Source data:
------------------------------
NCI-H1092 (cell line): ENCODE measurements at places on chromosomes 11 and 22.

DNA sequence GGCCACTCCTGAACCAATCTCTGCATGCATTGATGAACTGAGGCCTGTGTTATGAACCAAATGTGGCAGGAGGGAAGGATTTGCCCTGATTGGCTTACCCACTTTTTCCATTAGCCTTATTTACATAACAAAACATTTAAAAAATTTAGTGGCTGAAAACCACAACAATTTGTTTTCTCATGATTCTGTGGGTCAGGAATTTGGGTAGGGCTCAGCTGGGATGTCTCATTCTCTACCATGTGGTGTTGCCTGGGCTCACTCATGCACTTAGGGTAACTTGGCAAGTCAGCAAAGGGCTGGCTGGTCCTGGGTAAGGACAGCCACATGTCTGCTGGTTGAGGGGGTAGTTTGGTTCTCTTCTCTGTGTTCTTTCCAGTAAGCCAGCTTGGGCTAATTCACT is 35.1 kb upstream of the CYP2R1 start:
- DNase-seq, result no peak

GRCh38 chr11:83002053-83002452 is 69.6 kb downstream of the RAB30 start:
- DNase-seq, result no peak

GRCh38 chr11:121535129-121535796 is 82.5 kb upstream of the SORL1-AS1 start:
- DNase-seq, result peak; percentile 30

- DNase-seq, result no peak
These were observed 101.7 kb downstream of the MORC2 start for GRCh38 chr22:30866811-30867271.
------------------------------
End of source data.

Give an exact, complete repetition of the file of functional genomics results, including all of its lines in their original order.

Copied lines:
NCI-H1092 (cell line): ENCODE measurements at places on chromosomes 11 and 22.

DNA sequence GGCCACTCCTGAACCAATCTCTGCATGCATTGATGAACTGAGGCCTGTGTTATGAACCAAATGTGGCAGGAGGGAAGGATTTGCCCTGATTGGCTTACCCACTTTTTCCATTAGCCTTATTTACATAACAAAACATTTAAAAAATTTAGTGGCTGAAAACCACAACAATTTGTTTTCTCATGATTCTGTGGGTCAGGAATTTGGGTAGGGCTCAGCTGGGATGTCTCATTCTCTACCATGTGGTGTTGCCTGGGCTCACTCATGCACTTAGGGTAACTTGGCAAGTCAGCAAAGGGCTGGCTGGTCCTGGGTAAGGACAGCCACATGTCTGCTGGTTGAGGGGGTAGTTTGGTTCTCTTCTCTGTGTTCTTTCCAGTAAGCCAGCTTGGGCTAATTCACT is 35.1 kb upstream of the CYP2R1 start:
- DNase-seq, result no peak

GRCh38 chr11:83002053-83002452 is 69.6 kb downstream of the RAB30 start:
- DNase-seq, result no peak

GRCh38 chr11:121535129-121535796 is 82.5 kb upstream of the SORL1-AS1 start:
- DNase-seq, result peak; percentile 30

- DNase-seq, result no peak
These were observed 101.7 kb downstream of the MORC2 start for GRCh38 chr22:30866811-30867271.